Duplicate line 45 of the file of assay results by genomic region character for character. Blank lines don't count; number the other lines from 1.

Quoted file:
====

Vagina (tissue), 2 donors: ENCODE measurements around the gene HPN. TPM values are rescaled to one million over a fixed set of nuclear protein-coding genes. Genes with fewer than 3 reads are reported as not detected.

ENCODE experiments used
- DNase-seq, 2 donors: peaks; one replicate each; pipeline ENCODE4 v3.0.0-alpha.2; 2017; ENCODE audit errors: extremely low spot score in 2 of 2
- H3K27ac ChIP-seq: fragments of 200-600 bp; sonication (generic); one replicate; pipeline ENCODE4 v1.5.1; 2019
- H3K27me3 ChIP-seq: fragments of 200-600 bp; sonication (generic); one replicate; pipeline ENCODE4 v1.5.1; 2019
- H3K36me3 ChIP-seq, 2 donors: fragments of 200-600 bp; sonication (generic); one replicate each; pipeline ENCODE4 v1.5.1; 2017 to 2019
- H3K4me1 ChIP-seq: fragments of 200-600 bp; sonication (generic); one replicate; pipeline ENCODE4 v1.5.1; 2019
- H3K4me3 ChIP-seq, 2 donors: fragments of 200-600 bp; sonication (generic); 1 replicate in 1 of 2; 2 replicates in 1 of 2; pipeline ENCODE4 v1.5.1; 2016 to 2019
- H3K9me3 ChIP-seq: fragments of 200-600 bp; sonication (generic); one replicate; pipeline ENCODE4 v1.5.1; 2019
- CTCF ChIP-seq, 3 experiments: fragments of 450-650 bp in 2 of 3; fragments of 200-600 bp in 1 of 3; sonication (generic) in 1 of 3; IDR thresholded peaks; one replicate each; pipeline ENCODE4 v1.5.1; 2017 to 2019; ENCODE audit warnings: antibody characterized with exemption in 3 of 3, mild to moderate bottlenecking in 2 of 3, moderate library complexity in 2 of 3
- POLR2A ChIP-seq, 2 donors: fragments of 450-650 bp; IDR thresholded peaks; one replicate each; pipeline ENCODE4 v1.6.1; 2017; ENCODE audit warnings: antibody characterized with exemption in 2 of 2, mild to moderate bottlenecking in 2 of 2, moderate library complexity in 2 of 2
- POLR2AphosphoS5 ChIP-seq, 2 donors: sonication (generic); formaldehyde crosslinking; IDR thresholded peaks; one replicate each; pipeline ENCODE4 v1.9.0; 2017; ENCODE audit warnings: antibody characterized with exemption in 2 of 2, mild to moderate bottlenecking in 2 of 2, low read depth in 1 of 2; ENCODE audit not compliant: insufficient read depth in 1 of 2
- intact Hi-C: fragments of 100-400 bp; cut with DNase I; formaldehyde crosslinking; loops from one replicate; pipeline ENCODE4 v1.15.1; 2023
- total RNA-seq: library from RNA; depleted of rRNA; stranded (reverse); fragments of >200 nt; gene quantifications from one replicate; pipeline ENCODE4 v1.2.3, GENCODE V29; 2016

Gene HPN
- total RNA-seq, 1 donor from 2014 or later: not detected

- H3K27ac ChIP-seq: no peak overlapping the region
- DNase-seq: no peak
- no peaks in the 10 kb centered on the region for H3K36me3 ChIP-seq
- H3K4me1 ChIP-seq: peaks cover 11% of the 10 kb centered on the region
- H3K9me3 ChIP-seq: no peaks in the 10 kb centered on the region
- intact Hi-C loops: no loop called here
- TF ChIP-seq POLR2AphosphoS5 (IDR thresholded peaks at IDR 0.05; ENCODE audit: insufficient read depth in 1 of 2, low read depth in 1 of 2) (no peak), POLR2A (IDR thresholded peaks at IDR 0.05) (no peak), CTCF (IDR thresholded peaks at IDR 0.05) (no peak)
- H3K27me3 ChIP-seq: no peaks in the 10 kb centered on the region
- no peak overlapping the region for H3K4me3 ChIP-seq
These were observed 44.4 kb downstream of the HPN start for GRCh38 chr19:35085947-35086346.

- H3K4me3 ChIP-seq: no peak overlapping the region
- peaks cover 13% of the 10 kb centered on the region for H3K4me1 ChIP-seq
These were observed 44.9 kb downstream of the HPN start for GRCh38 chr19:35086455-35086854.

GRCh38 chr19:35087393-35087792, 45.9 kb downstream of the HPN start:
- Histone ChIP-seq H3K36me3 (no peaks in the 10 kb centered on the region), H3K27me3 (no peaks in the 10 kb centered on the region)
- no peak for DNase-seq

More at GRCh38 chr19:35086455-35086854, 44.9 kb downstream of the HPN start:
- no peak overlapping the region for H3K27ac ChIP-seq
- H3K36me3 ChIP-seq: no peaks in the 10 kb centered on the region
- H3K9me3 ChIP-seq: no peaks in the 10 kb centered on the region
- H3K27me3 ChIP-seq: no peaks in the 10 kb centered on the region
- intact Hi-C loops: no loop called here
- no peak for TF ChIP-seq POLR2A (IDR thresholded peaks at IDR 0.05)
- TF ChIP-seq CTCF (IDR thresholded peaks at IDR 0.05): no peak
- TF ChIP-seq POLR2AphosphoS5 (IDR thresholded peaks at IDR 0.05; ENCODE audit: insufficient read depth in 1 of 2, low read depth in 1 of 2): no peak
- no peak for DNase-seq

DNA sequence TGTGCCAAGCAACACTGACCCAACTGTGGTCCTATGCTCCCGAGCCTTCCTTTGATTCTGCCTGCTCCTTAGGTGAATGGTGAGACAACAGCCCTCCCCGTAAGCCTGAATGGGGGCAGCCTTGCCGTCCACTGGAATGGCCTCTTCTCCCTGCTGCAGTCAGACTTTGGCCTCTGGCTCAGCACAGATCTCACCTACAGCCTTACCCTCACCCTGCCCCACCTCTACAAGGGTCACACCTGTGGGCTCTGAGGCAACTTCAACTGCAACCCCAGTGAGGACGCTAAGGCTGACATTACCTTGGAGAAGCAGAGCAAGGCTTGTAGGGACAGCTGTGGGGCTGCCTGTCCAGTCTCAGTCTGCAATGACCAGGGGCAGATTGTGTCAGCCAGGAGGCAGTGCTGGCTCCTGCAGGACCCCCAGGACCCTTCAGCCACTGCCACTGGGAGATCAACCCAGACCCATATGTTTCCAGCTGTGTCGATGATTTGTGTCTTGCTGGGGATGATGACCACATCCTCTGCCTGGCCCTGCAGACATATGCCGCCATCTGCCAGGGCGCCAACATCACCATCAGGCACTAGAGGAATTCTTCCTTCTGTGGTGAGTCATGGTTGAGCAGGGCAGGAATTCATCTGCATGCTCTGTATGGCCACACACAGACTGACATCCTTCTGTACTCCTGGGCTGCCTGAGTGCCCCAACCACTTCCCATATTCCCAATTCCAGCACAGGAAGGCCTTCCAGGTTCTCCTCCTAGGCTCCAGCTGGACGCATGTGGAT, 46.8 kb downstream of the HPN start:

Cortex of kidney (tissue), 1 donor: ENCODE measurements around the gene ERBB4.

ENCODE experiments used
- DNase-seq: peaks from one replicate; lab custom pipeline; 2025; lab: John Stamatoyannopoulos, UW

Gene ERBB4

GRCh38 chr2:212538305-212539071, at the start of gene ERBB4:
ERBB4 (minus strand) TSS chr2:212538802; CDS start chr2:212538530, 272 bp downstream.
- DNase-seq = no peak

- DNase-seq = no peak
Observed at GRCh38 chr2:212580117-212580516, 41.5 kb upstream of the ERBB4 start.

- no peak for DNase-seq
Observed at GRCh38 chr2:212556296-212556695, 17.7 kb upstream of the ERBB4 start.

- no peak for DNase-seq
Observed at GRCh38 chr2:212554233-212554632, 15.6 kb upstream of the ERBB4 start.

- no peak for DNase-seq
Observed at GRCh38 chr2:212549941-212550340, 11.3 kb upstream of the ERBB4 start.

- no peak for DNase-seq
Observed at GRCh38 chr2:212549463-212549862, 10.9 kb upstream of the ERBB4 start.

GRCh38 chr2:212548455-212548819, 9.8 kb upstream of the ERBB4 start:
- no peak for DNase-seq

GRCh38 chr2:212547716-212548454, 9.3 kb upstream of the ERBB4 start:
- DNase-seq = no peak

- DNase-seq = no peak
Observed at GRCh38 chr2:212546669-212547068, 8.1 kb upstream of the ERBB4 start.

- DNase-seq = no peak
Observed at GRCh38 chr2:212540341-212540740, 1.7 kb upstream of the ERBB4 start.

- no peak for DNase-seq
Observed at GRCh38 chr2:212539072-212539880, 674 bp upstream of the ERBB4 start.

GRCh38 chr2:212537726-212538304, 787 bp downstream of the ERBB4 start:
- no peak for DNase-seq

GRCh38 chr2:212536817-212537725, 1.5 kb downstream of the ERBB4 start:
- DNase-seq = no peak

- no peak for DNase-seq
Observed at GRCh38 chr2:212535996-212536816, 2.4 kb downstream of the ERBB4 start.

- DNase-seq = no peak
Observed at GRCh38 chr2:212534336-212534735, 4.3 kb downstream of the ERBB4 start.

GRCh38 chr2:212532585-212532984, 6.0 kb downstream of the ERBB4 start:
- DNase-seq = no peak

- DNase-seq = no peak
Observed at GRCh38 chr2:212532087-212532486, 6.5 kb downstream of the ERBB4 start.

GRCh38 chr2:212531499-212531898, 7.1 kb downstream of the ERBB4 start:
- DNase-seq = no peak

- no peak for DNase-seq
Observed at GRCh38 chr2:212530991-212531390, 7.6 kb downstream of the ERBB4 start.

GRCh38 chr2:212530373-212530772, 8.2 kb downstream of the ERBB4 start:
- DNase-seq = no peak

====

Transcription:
ENCODE experiments used